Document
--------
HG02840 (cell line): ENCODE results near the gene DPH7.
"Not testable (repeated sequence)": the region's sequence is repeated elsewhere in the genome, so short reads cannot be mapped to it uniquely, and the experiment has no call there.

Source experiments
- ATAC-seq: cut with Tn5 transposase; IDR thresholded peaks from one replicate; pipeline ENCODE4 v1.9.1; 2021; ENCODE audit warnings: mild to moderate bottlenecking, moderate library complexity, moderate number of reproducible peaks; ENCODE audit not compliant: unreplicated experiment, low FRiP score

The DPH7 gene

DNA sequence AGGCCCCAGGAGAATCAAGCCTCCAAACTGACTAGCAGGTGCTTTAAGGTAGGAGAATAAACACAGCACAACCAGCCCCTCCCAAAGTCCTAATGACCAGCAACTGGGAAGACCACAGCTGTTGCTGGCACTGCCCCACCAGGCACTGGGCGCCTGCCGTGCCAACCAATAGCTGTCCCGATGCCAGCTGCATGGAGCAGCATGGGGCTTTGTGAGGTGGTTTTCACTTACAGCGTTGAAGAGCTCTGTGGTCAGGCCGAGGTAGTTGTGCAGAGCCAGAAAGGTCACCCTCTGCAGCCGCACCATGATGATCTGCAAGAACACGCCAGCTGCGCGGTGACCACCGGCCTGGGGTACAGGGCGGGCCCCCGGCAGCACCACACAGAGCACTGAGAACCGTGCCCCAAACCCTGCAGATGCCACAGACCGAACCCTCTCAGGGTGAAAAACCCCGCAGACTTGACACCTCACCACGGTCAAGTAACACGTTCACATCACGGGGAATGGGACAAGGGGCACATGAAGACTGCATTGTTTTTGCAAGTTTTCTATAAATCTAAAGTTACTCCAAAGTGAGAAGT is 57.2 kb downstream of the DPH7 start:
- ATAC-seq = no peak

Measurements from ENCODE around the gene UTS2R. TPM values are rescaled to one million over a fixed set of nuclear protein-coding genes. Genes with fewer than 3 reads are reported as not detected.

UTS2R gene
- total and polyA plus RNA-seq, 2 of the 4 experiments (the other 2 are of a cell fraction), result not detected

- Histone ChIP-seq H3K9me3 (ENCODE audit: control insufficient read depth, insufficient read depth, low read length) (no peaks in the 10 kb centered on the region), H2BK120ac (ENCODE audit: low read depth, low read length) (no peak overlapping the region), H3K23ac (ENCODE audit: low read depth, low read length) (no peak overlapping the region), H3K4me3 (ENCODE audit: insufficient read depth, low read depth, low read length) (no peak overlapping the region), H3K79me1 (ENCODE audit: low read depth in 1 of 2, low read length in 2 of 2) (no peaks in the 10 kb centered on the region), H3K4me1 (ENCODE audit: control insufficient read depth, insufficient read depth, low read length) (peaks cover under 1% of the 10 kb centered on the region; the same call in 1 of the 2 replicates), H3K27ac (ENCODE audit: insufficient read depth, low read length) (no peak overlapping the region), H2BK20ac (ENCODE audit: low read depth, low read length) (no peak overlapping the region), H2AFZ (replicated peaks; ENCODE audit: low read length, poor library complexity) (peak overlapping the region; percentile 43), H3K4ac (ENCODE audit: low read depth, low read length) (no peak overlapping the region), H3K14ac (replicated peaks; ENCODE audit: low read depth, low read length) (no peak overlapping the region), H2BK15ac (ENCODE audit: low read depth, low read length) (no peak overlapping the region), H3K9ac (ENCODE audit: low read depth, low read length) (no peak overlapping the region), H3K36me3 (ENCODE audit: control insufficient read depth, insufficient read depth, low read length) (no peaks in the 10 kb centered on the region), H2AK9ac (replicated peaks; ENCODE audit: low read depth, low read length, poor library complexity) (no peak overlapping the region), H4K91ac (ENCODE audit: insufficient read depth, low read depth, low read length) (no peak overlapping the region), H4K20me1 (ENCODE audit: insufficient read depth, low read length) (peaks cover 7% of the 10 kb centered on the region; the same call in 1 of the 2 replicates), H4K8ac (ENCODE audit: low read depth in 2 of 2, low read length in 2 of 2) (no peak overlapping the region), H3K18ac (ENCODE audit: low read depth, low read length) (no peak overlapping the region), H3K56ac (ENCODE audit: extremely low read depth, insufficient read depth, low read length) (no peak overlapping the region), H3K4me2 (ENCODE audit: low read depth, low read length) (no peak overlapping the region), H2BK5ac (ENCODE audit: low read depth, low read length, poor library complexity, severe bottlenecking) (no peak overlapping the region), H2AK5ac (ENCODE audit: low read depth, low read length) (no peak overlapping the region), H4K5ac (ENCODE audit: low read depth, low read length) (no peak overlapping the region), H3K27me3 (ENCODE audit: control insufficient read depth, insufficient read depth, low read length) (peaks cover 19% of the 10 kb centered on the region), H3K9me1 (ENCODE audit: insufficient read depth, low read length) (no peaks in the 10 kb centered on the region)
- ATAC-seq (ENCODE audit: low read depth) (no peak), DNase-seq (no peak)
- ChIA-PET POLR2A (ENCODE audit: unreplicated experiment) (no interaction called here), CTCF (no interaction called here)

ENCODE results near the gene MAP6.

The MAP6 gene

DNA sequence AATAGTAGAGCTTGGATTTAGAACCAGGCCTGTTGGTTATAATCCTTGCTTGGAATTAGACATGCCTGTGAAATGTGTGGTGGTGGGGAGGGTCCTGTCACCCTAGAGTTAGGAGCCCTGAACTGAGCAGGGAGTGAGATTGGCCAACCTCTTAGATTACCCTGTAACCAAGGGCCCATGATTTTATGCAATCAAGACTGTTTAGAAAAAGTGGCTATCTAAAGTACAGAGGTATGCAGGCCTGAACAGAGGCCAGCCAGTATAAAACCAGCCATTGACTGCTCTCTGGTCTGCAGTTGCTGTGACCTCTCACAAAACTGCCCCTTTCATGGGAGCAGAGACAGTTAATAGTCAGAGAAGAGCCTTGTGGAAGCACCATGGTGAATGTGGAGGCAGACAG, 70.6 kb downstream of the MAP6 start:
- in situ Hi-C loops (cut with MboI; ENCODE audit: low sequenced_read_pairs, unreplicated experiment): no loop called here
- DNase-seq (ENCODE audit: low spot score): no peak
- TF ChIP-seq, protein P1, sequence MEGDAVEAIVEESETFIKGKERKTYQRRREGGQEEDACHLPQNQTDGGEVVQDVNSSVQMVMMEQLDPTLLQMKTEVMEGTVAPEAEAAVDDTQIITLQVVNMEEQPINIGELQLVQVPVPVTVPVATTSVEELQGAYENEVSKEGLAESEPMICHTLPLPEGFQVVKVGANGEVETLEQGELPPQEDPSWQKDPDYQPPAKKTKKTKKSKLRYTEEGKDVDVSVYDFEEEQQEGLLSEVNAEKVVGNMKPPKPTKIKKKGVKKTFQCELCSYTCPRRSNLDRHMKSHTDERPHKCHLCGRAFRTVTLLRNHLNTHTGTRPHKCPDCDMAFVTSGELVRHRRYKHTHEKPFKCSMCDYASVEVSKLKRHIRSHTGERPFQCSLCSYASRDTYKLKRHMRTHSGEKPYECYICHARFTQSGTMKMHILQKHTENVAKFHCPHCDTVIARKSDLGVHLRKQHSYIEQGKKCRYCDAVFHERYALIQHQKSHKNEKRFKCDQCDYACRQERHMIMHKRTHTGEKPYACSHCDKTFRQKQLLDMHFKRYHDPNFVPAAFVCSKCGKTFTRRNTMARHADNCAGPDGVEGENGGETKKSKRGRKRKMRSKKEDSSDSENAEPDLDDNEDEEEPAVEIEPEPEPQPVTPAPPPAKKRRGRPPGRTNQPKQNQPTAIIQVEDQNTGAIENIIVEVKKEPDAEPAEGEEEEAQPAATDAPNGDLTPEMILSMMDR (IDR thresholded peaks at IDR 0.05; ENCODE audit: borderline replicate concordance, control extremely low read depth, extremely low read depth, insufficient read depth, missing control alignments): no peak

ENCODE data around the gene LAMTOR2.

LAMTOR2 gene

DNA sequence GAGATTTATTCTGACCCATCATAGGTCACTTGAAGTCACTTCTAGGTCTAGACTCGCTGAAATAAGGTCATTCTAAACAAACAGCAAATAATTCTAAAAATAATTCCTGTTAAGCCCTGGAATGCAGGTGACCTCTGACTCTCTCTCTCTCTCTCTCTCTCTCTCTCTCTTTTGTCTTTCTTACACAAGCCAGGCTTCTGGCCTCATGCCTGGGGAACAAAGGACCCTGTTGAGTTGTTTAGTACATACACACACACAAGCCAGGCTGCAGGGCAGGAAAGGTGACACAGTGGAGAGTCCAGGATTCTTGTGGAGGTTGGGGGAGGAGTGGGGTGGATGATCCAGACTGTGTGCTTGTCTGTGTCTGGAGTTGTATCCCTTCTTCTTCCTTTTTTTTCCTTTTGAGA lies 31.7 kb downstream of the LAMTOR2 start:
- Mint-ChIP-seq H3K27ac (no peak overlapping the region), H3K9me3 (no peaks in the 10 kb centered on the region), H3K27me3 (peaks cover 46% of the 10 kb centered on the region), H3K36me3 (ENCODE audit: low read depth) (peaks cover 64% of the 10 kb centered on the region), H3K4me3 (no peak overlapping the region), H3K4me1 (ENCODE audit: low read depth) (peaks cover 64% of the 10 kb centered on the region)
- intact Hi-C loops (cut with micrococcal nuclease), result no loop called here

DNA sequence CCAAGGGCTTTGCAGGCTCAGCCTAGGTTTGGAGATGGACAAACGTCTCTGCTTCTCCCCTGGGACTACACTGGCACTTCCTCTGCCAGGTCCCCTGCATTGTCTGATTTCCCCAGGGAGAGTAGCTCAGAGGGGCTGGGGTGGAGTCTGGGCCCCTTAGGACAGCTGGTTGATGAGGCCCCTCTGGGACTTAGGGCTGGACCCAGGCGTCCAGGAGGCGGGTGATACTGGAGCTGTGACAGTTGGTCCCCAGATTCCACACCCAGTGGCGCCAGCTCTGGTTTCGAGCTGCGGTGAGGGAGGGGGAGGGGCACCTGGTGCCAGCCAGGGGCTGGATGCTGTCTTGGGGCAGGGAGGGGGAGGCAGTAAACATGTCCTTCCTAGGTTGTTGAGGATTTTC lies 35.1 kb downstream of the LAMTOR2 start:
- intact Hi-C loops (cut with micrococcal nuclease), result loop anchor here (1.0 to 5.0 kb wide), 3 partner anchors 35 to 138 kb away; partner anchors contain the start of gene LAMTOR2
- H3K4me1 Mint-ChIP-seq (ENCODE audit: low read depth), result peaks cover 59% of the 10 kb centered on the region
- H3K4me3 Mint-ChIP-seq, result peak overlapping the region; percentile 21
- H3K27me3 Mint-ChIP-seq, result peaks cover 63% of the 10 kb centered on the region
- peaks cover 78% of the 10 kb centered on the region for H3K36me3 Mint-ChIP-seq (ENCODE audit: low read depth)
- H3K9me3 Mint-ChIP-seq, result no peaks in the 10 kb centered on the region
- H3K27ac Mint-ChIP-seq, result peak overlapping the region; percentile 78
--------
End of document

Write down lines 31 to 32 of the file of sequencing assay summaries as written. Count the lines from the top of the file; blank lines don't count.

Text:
- H3K9me3 Mint-ChIP-seq, result no peaks in the 10 kb centered on the region
- H3K27ac Mint-ChIP-seq, result peak overlapping the region; percentile 78